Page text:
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For the sixth year in a row, Western New York voters will face a State Supreme Court ballot this fall with a choice predetermined by leaders of the Democratic and Republican parties.

Incumbent Republican Edward A. Rath and Democrat Joseph G. Makowski were chosen in judicial nominating conventions of both major parties and the Conservatives during separate sessions for State Supreme Court seats Monday evening in the Statler Towers. As a result of the cross-endorsements, Rath and Makowski both are assured of election to the bench on Nov. 3.

Combined with the previous cross-endorsement of Michael Pietruszka for Erie County judge earlier this year, the move means all county and Supreme Court judges in Erie County have been preselected by party leaders.

At least one party leader, Erie County Republican Chairman Robert E. Davis, says he's not thrilled with a process that offers no choice to the voters.

"It brings into question whether these positions should be elected or appointed," he said. "I believe the process is flawed."

Along with Erie County Democratic Chairman G. Steven Pigeon, Davis essentially picked Rath and Makowski as this year's judicial candidates for the eight-county Eighth Judicial District. That stems from the fact that no Republican besides Rath stepped forward to run in an area heavily dominated by Democrats.

Davis pointed out that Justice David B. Mahoney in 1993 stands as the only Republican in the last several years to win a contested election, and that was in a four-person field. Few attorneys in his party are willing to risk the $150,000 to $250,000 needed to run competitively, he said, allowing the practice of bipartisan backing to gain even more momentum as the way of determining Supreme Court jurists.

In an effort to recruit potential GOP judicial candidates, however, Davis said he established a Republican Lawyers Club to get more Republican attorneys involved in interviewing candidates. But he acknowledged that even in a year when the statewide Republican ticket is expected to fare well, there was no interest in GOP attorneys beyond the incumbent Rath.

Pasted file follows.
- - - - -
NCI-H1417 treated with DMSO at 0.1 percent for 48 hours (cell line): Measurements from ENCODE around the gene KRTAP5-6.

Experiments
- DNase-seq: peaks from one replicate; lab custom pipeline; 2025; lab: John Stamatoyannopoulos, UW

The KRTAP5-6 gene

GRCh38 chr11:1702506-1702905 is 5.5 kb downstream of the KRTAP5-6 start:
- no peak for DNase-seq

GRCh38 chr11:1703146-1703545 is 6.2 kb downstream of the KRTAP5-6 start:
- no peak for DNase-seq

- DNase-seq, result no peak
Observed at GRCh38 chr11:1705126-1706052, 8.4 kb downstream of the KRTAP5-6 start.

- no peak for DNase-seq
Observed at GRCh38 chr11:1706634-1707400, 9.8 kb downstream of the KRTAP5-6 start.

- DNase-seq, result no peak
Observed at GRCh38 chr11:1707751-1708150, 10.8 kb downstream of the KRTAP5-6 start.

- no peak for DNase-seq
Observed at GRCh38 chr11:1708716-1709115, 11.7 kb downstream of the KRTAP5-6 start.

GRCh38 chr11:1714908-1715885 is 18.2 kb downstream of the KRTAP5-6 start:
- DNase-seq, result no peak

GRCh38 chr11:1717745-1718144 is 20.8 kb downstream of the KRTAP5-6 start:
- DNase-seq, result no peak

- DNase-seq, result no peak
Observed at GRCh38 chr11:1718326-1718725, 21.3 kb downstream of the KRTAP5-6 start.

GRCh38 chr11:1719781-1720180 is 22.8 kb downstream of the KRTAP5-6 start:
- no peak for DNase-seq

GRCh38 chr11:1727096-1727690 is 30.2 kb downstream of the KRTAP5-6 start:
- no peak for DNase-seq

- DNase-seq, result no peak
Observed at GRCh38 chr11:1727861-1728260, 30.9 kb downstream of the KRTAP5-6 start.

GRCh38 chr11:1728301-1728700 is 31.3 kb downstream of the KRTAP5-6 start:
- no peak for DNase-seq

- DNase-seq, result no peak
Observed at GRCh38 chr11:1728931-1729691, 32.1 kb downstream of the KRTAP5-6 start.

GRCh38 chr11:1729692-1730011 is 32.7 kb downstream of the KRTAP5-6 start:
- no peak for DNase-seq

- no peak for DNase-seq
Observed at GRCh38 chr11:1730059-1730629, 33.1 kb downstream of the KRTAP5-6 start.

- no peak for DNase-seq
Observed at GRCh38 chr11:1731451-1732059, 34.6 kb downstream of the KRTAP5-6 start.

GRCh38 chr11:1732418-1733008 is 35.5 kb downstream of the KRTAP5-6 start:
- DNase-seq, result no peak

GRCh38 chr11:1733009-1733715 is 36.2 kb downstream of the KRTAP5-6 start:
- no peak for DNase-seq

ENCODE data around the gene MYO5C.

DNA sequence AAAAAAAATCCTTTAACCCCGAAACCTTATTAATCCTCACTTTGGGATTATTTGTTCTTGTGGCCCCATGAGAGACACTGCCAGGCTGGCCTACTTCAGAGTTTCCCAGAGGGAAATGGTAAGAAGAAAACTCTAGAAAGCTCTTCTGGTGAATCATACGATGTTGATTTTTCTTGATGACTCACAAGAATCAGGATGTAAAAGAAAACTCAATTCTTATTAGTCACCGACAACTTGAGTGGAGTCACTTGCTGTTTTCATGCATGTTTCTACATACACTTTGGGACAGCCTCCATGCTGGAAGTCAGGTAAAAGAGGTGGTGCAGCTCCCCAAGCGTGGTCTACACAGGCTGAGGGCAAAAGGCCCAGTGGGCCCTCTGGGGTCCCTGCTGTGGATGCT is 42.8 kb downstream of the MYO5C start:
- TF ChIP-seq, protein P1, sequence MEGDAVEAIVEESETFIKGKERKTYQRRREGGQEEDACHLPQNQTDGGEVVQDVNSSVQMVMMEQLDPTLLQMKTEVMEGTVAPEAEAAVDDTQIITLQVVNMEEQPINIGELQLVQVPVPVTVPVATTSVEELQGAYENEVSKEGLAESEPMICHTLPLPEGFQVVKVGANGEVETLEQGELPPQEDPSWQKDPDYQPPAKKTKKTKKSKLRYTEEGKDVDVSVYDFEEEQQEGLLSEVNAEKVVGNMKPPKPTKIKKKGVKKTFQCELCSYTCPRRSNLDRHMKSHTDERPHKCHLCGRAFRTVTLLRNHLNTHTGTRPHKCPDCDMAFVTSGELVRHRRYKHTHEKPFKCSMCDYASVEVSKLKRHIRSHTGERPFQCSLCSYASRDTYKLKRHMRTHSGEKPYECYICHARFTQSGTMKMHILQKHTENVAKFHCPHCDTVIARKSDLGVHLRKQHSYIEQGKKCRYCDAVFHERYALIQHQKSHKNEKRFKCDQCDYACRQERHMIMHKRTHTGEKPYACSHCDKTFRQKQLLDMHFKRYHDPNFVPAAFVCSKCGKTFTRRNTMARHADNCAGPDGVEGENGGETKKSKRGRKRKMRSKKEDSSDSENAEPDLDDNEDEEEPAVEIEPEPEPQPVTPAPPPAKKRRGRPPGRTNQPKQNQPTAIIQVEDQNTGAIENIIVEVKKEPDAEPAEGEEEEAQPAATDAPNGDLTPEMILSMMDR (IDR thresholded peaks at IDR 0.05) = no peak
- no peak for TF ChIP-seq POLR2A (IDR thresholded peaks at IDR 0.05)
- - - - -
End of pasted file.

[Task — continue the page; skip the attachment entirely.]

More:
"I'll be honest with you, it's not a process I agree with or want to be involved with," he said. "But until somebody changes the rules, it's the process we have to live with."

The process may mean automatic election, but it does not mean an end to fund-raising for judicial candidates. Even those selected on a bipartisan basis have over the past few years held fund-raisers, with most raising in the neighborhood of $20,000 to $30,000 for "associated costs." Most of that money goes to Democratic and Republican headquarters, and sometimes for favorite candidates and causes of the chairmen.

Pigeon, the Democratic chief, pointed out that many years a choice is offered. And he says cross-endorsements are a good way of ensuring that quality people are elected to the bench.

"It's traditionally done when the parties find deserving people who will do well on the bench," he said. "And the system is designed so that the judicial branch is treated a little differently from the legislative and executive branches."

He also said he believes the number of cross-endorsed and contested elections is about even when looked at over a period of years.

Rath is seeking his second 14-year term on the bench and has been rated "qualified" by the Erie County Bar Association. Makowski, former treasurer of the Erie County Democratic Party, is making his first judicial try. Bar association sources indicate he was invited to submit an application to be ranked but did not respond.

John V. Rogowski, an Erie County judge, also was active in seeking the nomination, but his failure to gain Pigeon's support as the Democratic candidate made his bid unsuccessful Monday.

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